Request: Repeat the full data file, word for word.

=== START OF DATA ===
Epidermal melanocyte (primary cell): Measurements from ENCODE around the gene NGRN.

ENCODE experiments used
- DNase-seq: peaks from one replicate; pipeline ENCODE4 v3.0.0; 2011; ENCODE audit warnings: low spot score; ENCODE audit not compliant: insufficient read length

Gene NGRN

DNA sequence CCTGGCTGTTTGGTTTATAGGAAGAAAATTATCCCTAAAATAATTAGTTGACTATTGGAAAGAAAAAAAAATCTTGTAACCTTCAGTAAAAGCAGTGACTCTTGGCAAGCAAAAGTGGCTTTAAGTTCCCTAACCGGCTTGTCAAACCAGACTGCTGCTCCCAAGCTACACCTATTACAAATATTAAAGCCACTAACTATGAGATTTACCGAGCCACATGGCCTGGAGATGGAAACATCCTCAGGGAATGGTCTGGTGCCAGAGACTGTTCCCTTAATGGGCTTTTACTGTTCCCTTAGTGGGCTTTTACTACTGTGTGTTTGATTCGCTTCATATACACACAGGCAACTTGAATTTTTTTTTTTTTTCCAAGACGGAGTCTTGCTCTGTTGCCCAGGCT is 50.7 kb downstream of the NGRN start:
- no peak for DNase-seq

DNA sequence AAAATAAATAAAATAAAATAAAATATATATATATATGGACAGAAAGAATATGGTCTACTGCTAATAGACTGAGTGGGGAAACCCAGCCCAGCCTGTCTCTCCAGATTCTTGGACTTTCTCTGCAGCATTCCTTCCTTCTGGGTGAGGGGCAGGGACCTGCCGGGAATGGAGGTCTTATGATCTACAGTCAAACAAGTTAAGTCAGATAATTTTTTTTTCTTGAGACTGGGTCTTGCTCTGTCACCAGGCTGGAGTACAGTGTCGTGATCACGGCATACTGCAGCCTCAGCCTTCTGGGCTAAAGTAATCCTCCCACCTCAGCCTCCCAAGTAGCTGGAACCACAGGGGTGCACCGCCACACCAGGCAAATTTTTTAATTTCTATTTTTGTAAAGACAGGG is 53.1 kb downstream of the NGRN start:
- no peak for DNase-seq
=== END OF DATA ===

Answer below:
Epidermal melanocyte (primary cell): Measurements from ENCODE around the gene NGRN.

ENCODE experiments used
- DNase-seq: peaks from one replicate; pipeline ENCODE4 v3.0.0; 2011; ENCODE audit warnings: low spot score; ENCODE audit not compliant: insufficient read length

Gene NGRN

DNA sequence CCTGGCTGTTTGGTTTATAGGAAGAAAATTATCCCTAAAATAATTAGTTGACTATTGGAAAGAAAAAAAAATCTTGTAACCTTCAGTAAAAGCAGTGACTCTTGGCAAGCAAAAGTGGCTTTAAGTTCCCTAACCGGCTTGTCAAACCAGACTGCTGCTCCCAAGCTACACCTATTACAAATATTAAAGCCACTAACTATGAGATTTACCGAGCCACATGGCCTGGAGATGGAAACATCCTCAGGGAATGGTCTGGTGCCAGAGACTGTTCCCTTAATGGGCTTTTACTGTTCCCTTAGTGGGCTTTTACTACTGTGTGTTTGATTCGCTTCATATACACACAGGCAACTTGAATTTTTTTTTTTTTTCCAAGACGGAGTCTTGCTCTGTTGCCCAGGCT is 50.7 kb downstream of the NGRN start:
- no peak for DNase-seq

DNA sequence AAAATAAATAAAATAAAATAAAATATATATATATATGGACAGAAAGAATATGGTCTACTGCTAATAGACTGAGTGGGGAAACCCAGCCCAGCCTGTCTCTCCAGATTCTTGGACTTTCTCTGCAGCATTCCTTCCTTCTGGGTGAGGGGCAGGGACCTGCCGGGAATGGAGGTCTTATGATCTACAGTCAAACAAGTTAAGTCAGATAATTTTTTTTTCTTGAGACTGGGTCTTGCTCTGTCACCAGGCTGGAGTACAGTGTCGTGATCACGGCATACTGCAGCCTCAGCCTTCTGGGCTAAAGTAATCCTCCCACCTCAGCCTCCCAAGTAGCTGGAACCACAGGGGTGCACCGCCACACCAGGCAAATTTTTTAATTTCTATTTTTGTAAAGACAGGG is 53.1 kb downstream of the NGRN start:
- no peak for DNase-seq